Let's say I have an electric field $\vec{E} = (0, 0, E_z)$, where $E_z$ in constant. Then the electric potential is $\phi = - \vec{E} \cdot \vec{r}$, where $\vec{r} = (x, y, z)$.

Calculating $\vec{E} = - \nabla {\phi}$ in cartesian coordinates is ok, we get the $\vec{E}$ we started with.

But I have a problem with transforming this whole thing into spherical coordinates. Then the electric field is $\vec{E} = (E_z \cos{\theta}, -E_z\sin{\theta}, E_z)$ and $\nabla \phi = (\frac{\partial \phi}{\partial r}, \frac{1}{r} \frac{\partial \phi}{\partial \theta}, \frac{1}{r \sin{\theta}} \frac{\partial \phi}{\partial \varphi})$.

I am not really sure whether $\vec{r}$ should change to $(r \sin{\theta}\cos{\theta}, r \sin{\theta}\sin{\varphi}, r\cos{\theta})$ or $(r, r\theta, r\sin{(\theta)}\varphi)$ or something else. Either way, I can't get the original $\vec{E}$ from $\vec{E} = - \nabla {\phi}$. The result is wrong.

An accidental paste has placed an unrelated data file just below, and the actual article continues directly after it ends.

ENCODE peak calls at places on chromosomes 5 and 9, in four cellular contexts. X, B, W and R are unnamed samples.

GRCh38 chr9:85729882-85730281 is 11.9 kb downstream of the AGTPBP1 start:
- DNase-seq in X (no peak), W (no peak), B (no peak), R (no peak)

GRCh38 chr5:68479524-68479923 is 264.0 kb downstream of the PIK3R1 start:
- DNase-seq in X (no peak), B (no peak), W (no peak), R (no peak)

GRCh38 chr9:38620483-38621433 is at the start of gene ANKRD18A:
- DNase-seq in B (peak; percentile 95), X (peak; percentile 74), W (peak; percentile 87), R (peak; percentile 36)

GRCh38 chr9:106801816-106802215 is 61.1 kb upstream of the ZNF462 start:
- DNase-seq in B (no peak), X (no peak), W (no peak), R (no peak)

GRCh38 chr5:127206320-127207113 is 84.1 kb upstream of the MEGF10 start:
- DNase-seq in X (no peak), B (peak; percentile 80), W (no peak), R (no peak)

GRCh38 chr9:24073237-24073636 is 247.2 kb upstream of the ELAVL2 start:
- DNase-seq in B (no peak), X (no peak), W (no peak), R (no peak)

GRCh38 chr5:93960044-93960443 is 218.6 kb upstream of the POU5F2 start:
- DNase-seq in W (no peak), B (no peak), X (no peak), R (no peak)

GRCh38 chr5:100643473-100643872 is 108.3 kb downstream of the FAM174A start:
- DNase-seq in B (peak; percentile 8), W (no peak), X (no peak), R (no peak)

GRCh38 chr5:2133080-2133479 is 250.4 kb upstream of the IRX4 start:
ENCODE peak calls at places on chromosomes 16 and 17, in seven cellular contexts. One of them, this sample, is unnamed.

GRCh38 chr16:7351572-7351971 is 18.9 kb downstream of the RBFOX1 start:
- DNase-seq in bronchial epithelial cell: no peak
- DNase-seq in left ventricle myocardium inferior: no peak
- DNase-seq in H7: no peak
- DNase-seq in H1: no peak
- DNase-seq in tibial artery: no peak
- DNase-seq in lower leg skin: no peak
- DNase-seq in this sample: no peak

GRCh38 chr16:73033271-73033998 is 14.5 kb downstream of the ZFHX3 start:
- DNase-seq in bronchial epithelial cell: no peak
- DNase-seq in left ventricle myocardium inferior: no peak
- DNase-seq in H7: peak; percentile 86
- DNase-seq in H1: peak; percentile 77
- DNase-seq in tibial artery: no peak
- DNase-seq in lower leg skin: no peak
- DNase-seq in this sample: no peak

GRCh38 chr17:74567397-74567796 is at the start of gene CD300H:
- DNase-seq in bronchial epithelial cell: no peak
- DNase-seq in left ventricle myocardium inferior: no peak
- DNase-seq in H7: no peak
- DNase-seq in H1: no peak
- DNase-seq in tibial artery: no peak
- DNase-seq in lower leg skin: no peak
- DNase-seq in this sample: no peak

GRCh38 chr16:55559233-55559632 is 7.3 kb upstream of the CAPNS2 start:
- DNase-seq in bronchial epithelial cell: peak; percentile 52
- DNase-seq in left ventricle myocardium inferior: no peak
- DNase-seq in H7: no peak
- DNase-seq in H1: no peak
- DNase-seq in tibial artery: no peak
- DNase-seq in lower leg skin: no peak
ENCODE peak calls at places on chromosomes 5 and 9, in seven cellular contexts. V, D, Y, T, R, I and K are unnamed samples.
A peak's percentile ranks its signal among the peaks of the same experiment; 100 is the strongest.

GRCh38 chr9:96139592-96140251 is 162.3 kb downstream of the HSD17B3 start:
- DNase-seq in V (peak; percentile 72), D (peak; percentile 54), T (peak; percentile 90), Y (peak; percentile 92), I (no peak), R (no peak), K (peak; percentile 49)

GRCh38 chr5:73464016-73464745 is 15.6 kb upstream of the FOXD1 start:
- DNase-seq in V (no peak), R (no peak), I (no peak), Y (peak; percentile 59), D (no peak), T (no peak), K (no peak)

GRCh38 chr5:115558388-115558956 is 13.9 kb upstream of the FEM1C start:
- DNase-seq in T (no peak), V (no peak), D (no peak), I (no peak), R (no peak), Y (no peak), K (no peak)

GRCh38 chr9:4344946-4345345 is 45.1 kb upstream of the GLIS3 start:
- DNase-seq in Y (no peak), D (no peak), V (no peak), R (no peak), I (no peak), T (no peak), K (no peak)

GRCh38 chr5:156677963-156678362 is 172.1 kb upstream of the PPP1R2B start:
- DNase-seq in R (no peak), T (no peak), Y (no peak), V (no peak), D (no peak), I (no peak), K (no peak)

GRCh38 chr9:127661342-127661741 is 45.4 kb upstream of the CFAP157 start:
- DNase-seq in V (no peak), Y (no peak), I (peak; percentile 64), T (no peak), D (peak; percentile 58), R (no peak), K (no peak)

What am I doing wrong? I assume it's the $\vec{r}$ transformation but I am not sure.


1 Answer 1


$\phi = - \vec{E} \cdot \vec{r}$,

This equation is only true for a constant electric field. The correct relation between potential and field generally is :

$$ - \nabla \phi = \vec{E}$$

The above is a differential equation which you can solve to obtain $\phi$.

$$\vec{E} =(E_z\cosθ,−E_z\sinθ,E_z) $$

The conversion for cartesian to polar basis is:

$$ \hat{k} = \hat{e_r} \cos \theta - \hat{e_{\theta} } \sin \theta$$


$$ \vec{E} = E_z \vec{k} = E_z \cdot ( \hat{e_r} \cos \theta - \hat{e_{\theta} } \sin \theta) $$


$$\nabla \phi = (\frac{\partial \phi}{\partial r}, \frac{1}{r} \frac{\partial \phi}{\partial \theta}, \frac{1}{r \sin{\theta}} \frac{\partial \phi}{\partial \varphi})$$


$$-(\frac{\partial \phi}{\partial r}, \frac{1}{r} \frac{\partial \phi}{\partial \theta}, \frac{1}{r \sin{\theta}} \frac{\partial \phi}{\partial \varphi})=(E_z \cos \theta, - E_z \sin \theta,0)$$

Now, all you have to do is find a potential which satisfies the above equation.

Refer my answer here

  • 3
    $\begingroup$ $\phi = -\mathbf E \cdot \mathbf r$ is a valid choice of electrostatic potential if the electric field $\mathbf E$ is constant. $\endgroup$
    – J. Murray
    Nov 1, 2020 at 15:47
  • $\begingroup$ On the RHS in the final equation, two last terms in the parenthesis should be in reverse order $\endgroup$ Jul 12, 2022 at 7:31
  • $\begingroup$ Ah good catch. My mistake @user3725600 $\endgroup$ Jul 12, 2022 at 10:54

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